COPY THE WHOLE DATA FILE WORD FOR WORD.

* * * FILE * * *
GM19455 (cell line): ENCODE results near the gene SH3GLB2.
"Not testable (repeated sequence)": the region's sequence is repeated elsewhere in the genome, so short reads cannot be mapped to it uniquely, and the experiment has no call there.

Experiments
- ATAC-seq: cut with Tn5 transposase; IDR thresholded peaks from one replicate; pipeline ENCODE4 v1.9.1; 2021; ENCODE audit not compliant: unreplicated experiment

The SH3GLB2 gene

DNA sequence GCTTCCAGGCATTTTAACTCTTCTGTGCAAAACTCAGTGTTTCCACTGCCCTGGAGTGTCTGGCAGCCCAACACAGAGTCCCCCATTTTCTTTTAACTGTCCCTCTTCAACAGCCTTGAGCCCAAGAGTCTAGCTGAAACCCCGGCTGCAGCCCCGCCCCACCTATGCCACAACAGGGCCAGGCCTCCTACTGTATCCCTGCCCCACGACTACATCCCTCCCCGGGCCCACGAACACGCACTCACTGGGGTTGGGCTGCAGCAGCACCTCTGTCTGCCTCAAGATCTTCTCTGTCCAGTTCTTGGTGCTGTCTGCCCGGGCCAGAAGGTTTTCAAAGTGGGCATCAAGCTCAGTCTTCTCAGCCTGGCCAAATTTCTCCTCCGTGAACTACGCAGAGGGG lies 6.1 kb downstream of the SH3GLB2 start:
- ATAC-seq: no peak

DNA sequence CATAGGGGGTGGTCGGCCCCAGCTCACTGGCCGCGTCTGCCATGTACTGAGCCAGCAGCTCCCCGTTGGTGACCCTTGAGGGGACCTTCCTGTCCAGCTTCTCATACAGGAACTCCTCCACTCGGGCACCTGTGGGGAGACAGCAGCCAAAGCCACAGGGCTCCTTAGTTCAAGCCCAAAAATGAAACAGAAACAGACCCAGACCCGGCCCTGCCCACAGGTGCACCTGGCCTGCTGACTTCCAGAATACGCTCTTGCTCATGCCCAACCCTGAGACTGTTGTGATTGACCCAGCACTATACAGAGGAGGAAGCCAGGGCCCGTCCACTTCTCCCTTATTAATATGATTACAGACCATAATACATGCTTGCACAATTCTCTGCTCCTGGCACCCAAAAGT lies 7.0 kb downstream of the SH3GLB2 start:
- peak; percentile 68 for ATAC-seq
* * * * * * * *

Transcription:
GM19455 (cell line): ENCODE results near the gene SH3GLB2.
"Not testable (repeated sequence)": the region's sequence is repeated elsewhere in the genome, so short reads cannot be mapped to it uniquely, and the experiment has no call there.

Experiments
- ATAC-seq: cut with Tn5 transposase; IDR thresholded peaks from one replicate; pipeline ENCODE4 v1.9.1; 2021; ENCODE audit not compliant: unreplicated experiment

The SH3GLB2 gene

DNA sequence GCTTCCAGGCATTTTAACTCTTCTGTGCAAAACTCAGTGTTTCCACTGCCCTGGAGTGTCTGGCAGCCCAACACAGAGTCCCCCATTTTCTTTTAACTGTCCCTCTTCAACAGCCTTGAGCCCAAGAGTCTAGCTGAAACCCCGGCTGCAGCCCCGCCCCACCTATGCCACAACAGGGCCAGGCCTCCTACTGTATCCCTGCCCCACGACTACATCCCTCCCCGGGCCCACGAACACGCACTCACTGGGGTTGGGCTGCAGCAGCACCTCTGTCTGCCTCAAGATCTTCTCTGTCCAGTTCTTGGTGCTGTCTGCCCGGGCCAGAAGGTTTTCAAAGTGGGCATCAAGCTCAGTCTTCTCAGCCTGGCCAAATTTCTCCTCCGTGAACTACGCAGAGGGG lies 6.1 kb downstream of the SH3GLB2 start:
- ATAC-seq: no peak

DNA sequence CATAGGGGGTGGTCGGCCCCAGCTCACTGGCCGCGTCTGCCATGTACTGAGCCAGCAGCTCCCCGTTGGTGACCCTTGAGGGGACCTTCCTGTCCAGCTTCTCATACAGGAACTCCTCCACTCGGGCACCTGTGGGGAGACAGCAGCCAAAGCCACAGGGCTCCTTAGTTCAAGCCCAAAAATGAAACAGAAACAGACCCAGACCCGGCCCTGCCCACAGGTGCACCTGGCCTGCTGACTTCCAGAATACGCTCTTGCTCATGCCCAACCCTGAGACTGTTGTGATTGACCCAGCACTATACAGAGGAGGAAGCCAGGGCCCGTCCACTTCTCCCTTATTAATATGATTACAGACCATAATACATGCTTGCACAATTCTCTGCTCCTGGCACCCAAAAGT lies 7.0 kb downstream of the SH3GLB2 start:
- peak; percentile 68 for ATAC-seq